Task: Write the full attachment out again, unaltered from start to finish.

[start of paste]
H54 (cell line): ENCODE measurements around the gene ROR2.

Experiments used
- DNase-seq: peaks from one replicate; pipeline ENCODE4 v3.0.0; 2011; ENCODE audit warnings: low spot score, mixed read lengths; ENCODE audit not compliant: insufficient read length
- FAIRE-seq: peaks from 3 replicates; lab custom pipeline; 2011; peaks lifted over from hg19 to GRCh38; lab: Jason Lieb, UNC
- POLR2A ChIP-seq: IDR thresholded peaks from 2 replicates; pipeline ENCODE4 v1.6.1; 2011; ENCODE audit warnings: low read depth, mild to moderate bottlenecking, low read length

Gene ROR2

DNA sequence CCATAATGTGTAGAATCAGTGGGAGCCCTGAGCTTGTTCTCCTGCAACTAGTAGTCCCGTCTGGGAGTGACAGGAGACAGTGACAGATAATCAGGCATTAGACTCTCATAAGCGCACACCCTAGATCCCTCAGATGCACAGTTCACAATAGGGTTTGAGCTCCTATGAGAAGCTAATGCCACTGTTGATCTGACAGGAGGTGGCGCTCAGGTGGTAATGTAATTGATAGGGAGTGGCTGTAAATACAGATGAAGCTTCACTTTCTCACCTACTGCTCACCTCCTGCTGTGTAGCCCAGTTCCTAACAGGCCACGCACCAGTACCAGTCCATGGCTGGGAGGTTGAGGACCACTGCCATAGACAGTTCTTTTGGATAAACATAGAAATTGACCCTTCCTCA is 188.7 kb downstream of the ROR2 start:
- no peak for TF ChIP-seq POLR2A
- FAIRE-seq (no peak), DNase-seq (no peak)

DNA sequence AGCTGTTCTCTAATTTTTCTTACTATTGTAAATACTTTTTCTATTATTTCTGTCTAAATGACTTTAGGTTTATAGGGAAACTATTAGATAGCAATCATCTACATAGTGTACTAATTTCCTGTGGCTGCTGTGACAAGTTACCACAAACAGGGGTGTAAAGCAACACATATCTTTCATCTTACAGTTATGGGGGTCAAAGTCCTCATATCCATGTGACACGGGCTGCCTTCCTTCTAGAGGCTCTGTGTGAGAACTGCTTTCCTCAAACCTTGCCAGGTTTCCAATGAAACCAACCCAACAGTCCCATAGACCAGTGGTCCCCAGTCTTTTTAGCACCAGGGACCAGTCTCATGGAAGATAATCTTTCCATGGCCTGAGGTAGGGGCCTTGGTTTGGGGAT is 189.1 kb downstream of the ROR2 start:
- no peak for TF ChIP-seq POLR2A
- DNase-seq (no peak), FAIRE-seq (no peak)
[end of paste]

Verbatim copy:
H54 (cell line): ENCODE measurements around the gene ROR2.

Experiments used
- DNase-seq: peaks from one replicate; pipeline ENCODE4 v3.0.0; 2011; ENCODE audit warnings: low spot score, mixed read lengths; ENCODE audit not compliant: insufficient read length
- FAIRE-seq: peaks from 3 replicates; lab custom pipeline; 2011; peaks lifted over from hg19 to GRCh38; lab: Jason Lieb, UNC
- POLR2A ChIP-seq: IDR thresholded peaks from 2 replicates; pipeline ENCODE4 v1.6.1; 2011; ENCODE audit warnings: low read depth, mild to moderate bottlenecking, low read length

Gene ROR2

DNA sequence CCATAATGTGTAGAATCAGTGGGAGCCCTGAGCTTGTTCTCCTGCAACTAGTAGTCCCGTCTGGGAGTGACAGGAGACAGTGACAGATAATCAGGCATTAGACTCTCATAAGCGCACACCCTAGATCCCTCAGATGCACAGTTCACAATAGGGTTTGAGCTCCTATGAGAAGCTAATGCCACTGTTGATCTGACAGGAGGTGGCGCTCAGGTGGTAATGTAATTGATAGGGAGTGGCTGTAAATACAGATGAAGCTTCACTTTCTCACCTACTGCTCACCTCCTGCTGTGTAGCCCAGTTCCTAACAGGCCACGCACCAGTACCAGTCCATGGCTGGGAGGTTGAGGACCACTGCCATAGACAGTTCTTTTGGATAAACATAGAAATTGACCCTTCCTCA is 188.7 kb downstream of the ROR2 start:
- no peak for TF ChIP-seq POLR2A
- FAIRE-seq (no peak), DNase-seq (no peak)

DNA sequence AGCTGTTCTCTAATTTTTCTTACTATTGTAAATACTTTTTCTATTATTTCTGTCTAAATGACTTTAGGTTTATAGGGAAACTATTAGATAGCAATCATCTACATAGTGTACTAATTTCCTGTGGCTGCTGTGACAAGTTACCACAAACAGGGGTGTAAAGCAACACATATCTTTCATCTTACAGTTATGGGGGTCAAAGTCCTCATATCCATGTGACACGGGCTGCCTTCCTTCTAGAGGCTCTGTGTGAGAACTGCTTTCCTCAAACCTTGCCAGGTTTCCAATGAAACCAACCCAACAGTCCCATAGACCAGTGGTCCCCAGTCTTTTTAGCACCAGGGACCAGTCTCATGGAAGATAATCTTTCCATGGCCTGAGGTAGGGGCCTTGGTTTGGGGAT is 189.1 kb downstream of the ROR2 start:
- no peak for TF ChIP-seq POLR2A
- DNase-seq (no peak), FAIRE-seq (no peak)